Nicholas L. M. Allen
May 10, 2023
"Tourism operators and SCR are trying really hard to take a regional approach because each of the communities in this particular region has different things to offer visitors.”
A tourism association encompassing the southwestern Alberta area is hosting a pre-summer meeting in Pincher Creek on May 16. The South Canadian Rockies Tourism Association (SCR) is set to host an information exchange and get together at the Kootenai Brown Pioneer Village (Pincher Creek Museum) from 6 to 8 p.m., with the location of the meeting alternating each year.
“We're relatively new and there are so many people who don't quite understand what we do and why we're needed,” explained Dawn Rigby, treasurer of the SCR and local tourism operator.
The meeting of tourism operators was originally sponsored in the Crowsnest Pass by Community Futures around a decade ago, explained Rigby. Since the invention of the SCR, this will be the first time they have held the meeting.
“This year it's combined because it's regional. Tourism operators and SCR are trying really hard to take a regional approach because each of the communities in this particular region has different things to offer visitors,” said Rigby.
She talked about the variety of activities each of the different communities in the southern Rockies have to offer and how they can supplement each other's accommodations. For the SCR to do this, they have become a “destination management organization” which is an evolution of the original destination marketing organization.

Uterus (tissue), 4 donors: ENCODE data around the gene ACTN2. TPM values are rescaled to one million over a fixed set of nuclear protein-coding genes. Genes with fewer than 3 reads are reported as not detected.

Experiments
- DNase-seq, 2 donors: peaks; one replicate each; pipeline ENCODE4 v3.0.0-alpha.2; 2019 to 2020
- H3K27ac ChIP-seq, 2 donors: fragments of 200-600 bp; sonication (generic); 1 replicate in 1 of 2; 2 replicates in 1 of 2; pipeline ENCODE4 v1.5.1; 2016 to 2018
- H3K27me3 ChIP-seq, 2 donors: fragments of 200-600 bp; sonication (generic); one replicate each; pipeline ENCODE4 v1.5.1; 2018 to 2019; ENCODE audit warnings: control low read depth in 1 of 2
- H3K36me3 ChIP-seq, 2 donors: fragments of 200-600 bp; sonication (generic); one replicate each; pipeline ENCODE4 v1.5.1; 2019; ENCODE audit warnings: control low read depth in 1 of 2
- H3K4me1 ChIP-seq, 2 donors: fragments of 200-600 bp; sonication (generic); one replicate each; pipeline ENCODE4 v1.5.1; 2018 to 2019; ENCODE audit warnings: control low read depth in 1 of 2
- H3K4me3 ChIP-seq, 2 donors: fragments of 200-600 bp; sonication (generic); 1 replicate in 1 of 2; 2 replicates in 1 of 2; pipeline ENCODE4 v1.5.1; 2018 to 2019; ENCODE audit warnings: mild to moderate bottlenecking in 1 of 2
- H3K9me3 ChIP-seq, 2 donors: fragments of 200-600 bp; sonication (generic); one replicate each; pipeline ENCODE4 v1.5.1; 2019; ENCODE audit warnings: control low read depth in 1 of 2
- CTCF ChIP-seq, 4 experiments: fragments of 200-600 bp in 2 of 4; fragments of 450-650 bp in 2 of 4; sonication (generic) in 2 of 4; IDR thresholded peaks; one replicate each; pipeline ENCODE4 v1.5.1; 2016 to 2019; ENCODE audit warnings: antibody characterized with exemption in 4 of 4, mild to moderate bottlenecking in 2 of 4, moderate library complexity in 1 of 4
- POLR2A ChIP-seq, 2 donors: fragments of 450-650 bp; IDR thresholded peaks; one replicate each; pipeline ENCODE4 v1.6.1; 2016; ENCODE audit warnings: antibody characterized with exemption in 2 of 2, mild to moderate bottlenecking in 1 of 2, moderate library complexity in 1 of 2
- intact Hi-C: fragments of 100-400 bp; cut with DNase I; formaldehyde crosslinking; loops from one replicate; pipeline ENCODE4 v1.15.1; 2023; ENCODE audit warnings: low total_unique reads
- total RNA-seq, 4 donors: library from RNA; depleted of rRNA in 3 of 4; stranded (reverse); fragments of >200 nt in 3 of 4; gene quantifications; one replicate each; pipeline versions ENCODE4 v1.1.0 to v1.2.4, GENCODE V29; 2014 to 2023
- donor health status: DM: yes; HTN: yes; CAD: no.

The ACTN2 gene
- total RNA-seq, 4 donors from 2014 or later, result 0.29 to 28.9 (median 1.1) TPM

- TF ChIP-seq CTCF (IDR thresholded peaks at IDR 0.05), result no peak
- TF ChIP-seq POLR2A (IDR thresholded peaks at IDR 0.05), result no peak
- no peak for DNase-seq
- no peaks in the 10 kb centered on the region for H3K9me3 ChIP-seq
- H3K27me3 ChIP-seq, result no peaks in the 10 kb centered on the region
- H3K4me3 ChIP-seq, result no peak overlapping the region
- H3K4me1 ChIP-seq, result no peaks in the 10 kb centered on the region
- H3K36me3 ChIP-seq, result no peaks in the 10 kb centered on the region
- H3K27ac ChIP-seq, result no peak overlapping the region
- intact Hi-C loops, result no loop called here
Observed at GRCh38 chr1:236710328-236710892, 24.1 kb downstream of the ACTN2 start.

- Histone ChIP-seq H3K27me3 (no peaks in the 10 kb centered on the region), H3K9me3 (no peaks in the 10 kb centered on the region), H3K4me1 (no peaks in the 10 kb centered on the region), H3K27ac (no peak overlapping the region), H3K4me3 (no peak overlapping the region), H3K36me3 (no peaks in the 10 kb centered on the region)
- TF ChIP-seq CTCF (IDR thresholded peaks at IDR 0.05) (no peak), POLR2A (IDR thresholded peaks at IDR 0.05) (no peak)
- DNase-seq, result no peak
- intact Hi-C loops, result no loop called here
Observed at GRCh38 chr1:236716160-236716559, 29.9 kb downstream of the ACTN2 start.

“We do more than just advertise the community. We set up for our members different training programs, we market the area, we have different buy-in programs for members and others to promote their own businesses,” said Rigby.
She said the SCR also works closely with Travel Alberta and the Indigenous Council of the Piikani Nation. Other ties to the association include Pincher Creek, Waterton and Castle Mountain. Rigby said this is important because this area is still “young” in terms of tourism in the area.
“It's still a very young area in comparison to the legacy areas like Banff, they've been doing this for 100 years. We're kind of new to this scenario,” added Rigby.
An example she used is how the Crowsnest Pass is short accommodations, but Pincher Creek is short activities for people to do. For the business operators, she said a two or three-night stay is better than an afternoon visit. To attract guests and keep them in the area longer they decided it is best to take a regional approach.
"Today's society is very mobile. It's easy enough to stay in the Crowsnest Pass and go to Waterton for a day trip,” said Rigby, “[We want] to try and get them to stay in this region and visit all of our accommodations and keep them here for a [few] days.”
For any businesses concerned about entering the tourism association, Rigby reinforced it is a “grassroots organization” with the push coming from within the communities. For anyone wishing to learn more or contact the association, visit southcanadianrockies.ca or email firstname.lastname@example.org.